Digital business will stretch conventional management methods past the breaking point. The enterprise will need to make decisions in real time about unpredictable events, based on information from many different sources (such as Internet of Things [IoT] devices) beyond the organisation's control. Humans move too slowly, stand-alone smart machines cost too much, and hyperscale architectures cannot deal with the variability. Swarm intelligence could tackle the mission at a low cost.
Swarm intelligence is the collective behaviour of decentralized, self-organized systems, natural or artificial. A swarm consists of small computing elements (either physical entities or software agents) that follow simple rules for coordinating their activities. Such elements can be replicated quickly and inexpensively. Thus, a swarm can be scaled up and down easily as needs change. CIOs should start exploring the concept to scale management, especially in digital business scenarios.
Human-machine interface (HMI) offers solutions providers the opportunity to differentiate with innovative, multimodal experiences. In addition, people living with disabilities benefit from HMIs that are being adapted to their needs, including some already in use within organizations of all types. Technology will give some of these people ‘superabilities', spurring people without disabilities to also employ the technology to keep up.
For example, electromyography (EMG) wearables allow current users who would be unable to do so otherwise to use smartphones and computers through the use of sensors that measure muscle activity. Muscular contraction generates electrical signals that can be measured from the skin surface. Sensors may be placed on a single part or multiple parts of the body, as appropriate to the individual. The gestures are in turn interpreted by a HMI linked to another device, such as a PC or smartphone. Wearable devices using myoelectric signals have already hit the consumer market and will continue migrating to devices intended for people with disabilities.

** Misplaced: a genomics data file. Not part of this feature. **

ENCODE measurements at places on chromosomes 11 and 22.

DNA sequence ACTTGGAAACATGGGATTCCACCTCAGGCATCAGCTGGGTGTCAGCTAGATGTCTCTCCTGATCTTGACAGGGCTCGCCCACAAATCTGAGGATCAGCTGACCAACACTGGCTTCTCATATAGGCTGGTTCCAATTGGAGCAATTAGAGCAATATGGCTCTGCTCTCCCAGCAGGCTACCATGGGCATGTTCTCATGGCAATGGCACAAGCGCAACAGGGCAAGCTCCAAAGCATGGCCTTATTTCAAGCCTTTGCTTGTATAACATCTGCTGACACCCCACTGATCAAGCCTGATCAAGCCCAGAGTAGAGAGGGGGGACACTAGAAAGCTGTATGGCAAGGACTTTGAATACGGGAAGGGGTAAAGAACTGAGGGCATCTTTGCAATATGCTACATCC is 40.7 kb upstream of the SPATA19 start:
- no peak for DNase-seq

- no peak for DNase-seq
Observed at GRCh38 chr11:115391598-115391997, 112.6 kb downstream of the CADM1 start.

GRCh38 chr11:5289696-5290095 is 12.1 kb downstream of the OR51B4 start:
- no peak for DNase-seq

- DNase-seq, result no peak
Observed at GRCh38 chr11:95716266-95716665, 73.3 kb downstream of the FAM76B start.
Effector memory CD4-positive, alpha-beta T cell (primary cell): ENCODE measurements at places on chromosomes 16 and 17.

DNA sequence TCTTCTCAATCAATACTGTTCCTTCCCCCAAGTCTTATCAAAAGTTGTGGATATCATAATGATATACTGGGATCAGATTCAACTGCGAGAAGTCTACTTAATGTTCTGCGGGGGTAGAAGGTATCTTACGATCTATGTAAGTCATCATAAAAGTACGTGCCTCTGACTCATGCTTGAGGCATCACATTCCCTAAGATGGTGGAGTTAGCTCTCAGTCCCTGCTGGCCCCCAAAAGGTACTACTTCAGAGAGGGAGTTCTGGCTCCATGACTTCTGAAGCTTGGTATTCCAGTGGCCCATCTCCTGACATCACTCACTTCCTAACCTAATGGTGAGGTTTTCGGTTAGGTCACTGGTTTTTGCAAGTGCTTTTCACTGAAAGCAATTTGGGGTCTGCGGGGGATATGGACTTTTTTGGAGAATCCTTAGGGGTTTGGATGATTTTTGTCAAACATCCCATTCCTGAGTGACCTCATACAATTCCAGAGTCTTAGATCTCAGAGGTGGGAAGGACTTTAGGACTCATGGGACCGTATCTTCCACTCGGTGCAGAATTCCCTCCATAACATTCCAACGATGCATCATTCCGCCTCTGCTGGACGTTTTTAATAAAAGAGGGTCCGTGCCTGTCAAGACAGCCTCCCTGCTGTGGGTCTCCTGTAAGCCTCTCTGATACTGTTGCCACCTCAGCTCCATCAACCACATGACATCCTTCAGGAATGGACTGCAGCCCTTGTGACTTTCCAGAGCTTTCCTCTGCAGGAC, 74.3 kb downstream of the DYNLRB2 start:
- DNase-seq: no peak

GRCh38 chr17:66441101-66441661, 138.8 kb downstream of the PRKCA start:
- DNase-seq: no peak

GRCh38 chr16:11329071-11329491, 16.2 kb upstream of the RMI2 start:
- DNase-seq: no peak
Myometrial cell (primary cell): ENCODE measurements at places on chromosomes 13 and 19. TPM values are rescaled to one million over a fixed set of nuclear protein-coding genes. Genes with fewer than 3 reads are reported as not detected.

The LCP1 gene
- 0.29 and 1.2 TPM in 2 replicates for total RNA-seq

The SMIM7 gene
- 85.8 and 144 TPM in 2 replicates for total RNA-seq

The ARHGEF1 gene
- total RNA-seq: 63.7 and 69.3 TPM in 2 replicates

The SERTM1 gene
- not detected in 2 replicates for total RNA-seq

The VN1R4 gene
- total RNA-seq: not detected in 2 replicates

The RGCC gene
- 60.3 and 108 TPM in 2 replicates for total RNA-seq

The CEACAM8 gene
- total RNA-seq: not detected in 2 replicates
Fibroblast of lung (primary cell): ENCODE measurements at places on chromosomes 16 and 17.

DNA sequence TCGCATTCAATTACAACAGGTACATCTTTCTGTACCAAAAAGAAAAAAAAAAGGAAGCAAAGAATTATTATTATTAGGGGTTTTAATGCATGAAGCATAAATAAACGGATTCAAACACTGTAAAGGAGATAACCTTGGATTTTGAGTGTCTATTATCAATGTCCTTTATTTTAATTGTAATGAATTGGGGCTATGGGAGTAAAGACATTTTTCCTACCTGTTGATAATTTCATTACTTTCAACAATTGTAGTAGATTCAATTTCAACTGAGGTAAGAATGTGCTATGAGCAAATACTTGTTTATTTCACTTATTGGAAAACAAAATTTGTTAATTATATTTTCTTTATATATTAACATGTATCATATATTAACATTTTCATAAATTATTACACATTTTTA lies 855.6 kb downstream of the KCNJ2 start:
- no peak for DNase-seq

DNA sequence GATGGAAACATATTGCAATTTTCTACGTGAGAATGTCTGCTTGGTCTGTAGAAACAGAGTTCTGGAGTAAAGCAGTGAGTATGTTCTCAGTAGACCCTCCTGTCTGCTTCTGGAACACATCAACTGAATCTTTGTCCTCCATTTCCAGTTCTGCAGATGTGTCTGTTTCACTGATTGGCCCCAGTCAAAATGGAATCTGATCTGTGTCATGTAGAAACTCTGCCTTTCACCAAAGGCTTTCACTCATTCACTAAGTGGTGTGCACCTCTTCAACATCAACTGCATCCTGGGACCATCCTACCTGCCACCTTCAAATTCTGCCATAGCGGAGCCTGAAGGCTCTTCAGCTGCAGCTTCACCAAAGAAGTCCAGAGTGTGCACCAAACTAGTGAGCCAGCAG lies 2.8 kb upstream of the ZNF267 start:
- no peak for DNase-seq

Software procurement and acquisition is undergoing a fundamental shift. The way in which software is located, bought and updated is now in the province of the software distribution marketplace . With the continued growth of cloud platforms from Amazon Web Services (AWS), Microsoft, Google, IBM and others, as well as the ever-increasing introduction of cloud-oriented products and services, the role of marketplaces for selling and buying is gathering steam. The cloud platform providers realize (to varying degrees) that they must remove as much friction as possible in the buying and owning processes for both their own offerings and the offerings of their independent software vendors (ISVs) (i.e., partners). ISVs or cloud technology service providers (TSPs) recognize the need to reach large and increasingly diverse buying audiences.
"Establishing one's own marketplace or participating as a provider in a third-party marketplace is a route to market that is becoming increasingly popular. Distributors and other third parties also see the opportunity to create strong ecosystems (and customer bases) while driving efficiencies for partners and technology service providers," said Plummer.
The use of other devices, such as virtual personal assistants (VPAs), smartwatches and other wearables, may mean a shift in how people continue to use the smartphone.
"Smartphones are, today, critical for connections and media consumption. However, over time they will become less visible as they stay in pockets and backpacks. Instead, consumers will use a combination of voice-input and VPA technologies and other wearable devices to navigate a store or public space such as an airport or stadium without walking down the street with their eyes glued to a smartphone screen," said Plummer.
CIOs and IT leaders should use wearability of a technology as a guiding principle and investigate and pilot wearable solutions to improve worker effectiveness, increase safety, enhance customer experiences and improve employee satisfaction.